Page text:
A Full bench of the Hon’ble Supreme Court of India (SC), comprising of Dr. Justice DY Chandrachud, Mr. Justice Vikram Nath and Ms. Justice BV Nagarathna, held, in their judgment dated 22.10.2021 in V Nagarajan v. SKS Ispat and Power Ltd.& Ors., that the period of limitation for filing an appeal against an impugned order of NCLT, under Section 61 of IBC, will start running from the date of pronouncement of such order. The SC further held that as the appellant had not made any effort to secure a certified copy of the impugned order from the NCLT registry, but rather chose to rely on the date of the uploading of the impugned order on the NCLT website, the appeal filed before the NCLAT was clearly barred by limitation. The SC further observed that the answer to the two issues arising in the present case, viz. (i) when will the clock for calculating the limitation period run for proceedings under the IBC; and (ii) is the annexation of a certified copy mandatory for an appeal to the NCLAT against an order passed under the IBC, must be based on a harmonious interpretation of the applicable legal regime as IBC is a Code in itself and has overriding effect.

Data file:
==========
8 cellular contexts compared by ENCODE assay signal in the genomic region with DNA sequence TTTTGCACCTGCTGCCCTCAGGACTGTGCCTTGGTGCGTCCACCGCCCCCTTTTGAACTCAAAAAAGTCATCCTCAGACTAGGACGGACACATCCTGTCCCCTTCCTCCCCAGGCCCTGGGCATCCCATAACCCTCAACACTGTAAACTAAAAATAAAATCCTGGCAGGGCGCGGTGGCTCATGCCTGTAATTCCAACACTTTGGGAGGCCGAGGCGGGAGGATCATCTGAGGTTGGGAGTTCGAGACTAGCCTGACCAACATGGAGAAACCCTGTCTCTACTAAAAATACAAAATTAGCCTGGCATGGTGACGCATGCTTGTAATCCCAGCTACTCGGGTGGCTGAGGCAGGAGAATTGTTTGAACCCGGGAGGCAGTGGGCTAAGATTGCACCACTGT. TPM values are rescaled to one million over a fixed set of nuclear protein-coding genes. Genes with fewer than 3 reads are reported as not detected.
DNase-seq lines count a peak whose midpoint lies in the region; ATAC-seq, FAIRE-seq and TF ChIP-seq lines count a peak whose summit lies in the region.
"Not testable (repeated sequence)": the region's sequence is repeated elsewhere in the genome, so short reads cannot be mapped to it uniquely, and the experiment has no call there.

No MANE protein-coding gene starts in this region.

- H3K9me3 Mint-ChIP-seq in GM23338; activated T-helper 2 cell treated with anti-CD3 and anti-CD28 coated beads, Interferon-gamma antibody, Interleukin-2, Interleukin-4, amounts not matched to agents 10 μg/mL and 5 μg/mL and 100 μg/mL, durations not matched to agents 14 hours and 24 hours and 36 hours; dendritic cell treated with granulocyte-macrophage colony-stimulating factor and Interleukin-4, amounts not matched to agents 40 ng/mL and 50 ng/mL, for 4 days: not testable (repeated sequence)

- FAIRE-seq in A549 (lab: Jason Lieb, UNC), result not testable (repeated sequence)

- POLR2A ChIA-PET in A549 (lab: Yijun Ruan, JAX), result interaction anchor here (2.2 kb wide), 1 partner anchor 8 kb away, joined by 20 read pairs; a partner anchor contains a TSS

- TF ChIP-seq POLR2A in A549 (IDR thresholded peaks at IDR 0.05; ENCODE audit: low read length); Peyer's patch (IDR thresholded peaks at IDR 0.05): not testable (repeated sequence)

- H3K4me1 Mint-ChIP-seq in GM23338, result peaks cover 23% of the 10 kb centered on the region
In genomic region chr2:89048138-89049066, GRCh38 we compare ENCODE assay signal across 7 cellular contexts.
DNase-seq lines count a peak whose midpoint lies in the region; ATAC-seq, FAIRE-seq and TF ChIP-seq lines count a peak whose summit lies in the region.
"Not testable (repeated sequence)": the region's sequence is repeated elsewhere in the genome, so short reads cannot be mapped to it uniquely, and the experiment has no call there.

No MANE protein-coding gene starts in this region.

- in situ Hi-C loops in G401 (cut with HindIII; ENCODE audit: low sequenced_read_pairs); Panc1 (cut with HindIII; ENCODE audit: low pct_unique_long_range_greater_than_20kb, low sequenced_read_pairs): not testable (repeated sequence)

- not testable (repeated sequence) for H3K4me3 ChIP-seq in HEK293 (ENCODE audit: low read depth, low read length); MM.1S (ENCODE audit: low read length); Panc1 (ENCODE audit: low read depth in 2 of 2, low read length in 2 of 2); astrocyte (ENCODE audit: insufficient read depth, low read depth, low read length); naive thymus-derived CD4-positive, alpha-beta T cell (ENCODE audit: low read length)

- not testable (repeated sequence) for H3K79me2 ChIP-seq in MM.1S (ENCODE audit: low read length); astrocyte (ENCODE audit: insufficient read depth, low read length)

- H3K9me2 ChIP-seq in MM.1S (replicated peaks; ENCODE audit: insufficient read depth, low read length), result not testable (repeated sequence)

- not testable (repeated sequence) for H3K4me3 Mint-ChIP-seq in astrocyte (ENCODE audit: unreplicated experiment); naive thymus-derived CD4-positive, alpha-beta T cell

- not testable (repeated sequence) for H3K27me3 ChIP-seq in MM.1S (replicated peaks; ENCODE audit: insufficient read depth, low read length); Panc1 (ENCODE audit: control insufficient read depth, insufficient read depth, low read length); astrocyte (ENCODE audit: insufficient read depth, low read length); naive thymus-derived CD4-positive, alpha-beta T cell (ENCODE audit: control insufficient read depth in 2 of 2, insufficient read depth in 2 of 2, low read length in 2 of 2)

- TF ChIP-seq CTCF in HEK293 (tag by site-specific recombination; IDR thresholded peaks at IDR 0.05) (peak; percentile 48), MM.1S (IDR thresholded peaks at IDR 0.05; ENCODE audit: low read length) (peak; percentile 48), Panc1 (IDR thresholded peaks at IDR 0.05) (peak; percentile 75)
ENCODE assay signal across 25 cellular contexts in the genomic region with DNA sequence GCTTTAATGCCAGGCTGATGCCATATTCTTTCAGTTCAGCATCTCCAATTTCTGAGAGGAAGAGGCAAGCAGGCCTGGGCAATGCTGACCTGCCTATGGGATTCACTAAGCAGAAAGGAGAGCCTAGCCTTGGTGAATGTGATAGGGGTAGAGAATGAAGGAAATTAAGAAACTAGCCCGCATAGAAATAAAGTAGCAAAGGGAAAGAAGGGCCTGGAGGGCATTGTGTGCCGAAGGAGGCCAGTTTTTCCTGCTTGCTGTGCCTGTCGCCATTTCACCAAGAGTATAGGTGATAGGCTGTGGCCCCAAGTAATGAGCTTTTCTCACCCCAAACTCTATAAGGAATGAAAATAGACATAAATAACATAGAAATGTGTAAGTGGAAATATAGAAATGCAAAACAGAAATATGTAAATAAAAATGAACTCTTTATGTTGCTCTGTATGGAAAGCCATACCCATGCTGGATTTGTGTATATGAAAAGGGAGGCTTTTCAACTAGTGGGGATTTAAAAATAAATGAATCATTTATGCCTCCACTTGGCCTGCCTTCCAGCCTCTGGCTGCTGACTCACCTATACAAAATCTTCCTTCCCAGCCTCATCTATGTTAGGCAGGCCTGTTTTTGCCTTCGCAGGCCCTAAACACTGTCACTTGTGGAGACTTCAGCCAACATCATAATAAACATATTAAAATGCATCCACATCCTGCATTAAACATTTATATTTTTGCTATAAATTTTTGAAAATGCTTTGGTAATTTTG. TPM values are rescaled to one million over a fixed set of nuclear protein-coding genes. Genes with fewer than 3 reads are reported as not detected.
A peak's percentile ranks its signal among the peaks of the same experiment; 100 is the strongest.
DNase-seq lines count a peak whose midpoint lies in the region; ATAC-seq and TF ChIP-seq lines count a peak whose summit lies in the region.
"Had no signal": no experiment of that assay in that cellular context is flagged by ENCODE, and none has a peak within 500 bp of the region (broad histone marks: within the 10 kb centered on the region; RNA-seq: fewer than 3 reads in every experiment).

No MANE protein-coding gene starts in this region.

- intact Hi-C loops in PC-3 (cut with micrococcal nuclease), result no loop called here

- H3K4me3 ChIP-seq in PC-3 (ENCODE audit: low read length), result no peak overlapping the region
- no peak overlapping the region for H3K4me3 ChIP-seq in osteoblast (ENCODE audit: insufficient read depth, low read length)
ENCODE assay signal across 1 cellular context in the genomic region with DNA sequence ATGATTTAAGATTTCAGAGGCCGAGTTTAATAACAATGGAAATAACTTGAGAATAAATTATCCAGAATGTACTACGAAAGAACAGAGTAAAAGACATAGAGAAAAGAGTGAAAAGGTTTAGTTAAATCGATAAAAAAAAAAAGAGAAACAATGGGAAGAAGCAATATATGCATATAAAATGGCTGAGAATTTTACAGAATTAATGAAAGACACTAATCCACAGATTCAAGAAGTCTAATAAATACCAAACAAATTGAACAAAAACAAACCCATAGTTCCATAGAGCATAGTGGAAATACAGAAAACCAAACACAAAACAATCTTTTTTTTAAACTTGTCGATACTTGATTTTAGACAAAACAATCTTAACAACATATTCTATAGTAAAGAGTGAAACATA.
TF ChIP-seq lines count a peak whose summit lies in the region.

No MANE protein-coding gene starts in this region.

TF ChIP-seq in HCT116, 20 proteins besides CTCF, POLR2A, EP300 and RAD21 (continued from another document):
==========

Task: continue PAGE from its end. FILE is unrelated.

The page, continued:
Sections 61(1) and (2) of the IBC consciously omit the requirement of limitation being computed from when the “order is made available to the aggrieved party”, in contrast to Section 421(3) of the Companies Act, 2013. Owing to the special nature of IBC, where timing is critical for the workability of the mechanism, health of the economy, recovery rate of lenders and valuation of the corporate debtor, the aggrieved party is expected to exercise due diligence and immediately apply for a certified copy upon pronouncement of the impugned order. It is not open to a person aggrieved by an order under the IBC to await the receipt of a free certified copy, under Section 420(3) of the Companies Act 2013 read with Rule 50 of the NCLT Rules, and prevent limitation from running. An appeal, if considered necessary and expedient by an aggrieved party, is expected to be filed forthwith without awaiting a free copy which may be received at an indefinite stage. The provision of Section 61(2) of the IBC is a consistent signal of the intention of the legislature to nudge the parties to be proactive and facilitate timely resolution.